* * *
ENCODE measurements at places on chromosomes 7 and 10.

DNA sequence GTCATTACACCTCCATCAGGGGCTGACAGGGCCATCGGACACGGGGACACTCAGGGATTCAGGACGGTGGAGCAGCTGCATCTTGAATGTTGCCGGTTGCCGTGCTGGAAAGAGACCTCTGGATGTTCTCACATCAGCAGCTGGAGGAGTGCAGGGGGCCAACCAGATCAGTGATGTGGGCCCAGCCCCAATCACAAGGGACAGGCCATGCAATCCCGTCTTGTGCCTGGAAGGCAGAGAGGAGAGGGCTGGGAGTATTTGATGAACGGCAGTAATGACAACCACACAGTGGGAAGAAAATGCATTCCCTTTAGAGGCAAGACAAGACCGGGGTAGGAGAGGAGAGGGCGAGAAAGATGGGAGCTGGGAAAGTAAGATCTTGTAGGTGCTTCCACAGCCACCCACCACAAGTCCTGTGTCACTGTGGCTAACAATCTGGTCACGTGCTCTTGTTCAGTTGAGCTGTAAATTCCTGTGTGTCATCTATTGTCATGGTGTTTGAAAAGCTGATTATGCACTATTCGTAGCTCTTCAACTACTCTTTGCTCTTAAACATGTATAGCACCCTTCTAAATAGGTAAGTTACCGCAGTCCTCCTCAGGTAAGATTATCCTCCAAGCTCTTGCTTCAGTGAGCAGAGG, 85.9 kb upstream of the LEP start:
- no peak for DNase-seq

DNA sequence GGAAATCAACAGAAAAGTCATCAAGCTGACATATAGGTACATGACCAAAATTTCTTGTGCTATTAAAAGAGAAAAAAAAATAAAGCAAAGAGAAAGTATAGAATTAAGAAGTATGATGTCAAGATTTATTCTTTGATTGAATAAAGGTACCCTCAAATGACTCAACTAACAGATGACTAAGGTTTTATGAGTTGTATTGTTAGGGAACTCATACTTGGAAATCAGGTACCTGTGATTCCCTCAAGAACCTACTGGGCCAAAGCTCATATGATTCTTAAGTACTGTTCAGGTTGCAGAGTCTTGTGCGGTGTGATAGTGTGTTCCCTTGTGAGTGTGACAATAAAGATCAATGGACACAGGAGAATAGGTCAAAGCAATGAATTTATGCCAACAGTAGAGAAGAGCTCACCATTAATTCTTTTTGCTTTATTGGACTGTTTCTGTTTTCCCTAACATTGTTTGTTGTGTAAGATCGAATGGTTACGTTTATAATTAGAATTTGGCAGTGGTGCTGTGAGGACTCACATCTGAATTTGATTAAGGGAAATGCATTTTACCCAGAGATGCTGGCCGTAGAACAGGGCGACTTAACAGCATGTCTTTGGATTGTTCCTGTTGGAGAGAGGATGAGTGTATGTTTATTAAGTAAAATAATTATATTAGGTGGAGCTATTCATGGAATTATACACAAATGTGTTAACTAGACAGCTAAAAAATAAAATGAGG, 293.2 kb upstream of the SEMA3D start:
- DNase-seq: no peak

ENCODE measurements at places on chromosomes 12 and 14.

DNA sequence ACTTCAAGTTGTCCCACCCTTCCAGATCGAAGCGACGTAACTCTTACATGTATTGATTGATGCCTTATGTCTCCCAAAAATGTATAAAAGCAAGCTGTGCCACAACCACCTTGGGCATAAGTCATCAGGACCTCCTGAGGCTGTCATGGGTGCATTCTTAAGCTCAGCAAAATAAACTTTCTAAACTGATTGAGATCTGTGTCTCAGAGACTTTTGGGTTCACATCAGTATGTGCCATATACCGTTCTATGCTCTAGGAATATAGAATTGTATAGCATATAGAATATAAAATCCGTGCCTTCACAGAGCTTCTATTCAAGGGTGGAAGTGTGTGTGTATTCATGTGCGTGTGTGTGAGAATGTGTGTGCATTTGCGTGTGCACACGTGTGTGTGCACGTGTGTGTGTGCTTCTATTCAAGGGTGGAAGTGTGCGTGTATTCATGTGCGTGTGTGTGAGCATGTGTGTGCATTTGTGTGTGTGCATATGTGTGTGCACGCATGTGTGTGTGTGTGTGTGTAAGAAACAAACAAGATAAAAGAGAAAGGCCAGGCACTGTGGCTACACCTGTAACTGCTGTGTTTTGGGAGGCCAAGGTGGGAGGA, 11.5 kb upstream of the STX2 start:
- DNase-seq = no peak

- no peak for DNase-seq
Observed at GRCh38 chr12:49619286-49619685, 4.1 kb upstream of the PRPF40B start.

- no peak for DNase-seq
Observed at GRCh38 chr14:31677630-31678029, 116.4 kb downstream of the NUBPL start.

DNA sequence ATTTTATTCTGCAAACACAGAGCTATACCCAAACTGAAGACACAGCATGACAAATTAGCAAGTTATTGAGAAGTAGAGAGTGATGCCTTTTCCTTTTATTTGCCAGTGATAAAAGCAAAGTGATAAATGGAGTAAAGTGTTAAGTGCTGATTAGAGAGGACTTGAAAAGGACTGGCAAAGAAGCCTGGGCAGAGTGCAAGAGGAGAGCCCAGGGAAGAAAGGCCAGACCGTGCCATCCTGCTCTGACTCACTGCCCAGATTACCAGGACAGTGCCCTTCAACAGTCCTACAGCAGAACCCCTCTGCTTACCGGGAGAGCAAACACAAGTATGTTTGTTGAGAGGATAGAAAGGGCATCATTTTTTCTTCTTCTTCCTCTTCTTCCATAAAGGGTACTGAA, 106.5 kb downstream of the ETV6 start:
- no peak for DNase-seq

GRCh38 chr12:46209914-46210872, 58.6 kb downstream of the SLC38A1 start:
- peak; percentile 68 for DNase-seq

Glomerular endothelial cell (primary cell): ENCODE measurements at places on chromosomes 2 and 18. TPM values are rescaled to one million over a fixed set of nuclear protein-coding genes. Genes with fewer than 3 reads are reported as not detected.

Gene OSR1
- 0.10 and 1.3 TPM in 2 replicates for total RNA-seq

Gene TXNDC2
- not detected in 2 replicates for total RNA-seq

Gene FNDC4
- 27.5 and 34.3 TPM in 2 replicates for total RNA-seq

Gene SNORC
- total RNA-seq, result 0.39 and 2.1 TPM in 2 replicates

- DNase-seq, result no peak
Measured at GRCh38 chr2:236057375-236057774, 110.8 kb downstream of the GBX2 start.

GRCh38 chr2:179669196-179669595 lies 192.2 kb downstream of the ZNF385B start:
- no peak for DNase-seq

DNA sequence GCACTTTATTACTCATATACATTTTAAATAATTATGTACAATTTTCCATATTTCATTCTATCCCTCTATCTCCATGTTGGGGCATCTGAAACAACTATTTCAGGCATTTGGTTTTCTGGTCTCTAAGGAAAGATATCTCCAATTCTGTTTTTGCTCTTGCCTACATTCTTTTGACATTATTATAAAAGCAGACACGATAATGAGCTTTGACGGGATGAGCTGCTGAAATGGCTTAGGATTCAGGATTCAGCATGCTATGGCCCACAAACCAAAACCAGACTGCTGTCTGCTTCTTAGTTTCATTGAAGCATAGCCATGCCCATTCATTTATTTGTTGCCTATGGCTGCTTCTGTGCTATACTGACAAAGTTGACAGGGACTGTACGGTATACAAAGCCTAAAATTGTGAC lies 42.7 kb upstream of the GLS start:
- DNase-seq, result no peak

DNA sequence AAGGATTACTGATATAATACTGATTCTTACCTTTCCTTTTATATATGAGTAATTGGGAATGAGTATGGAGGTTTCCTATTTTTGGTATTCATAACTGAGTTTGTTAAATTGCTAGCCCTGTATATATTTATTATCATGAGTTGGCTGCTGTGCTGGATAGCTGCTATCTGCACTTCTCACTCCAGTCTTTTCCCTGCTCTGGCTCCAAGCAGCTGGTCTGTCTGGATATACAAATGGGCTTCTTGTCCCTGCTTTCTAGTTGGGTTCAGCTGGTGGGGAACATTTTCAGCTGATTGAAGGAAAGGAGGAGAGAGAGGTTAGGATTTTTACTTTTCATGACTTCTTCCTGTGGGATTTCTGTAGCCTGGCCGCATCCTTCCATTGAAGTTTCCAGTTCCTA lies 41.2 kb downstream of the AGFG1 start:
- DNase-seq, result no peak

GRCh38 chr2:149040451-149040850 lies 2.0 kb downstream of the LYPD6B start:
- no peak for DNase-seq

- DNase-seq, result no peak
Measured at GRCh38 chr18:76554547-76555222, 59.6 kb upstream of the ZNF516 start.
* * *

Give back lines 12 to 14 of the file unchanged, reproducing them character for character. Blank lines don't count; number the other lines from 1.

Observed at GRCh38 chr14:31677630-31678029, 116.4 kb downstream of the NUBPL start.

DNA sequence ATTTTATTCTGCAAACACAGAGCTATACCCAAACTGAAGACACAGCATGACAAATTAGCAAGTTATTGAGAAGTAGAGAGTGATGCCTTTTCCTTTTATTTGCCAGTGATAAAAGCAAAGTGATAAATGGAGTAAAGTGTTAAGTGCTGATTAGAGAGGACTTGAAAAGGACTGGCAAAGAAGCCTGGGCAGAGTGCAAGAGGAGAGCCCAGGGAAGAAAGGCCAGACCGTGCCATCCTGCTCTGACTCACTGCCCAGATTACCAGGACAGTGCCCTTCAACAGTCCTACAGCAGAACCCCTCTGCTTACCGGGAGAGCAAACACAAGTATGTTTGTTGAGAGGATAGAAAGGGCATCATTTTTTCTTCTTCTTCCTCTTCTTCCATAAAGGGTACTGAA, 106.5 kb downstream of the ETV6 start:
- no peak for DNase-seq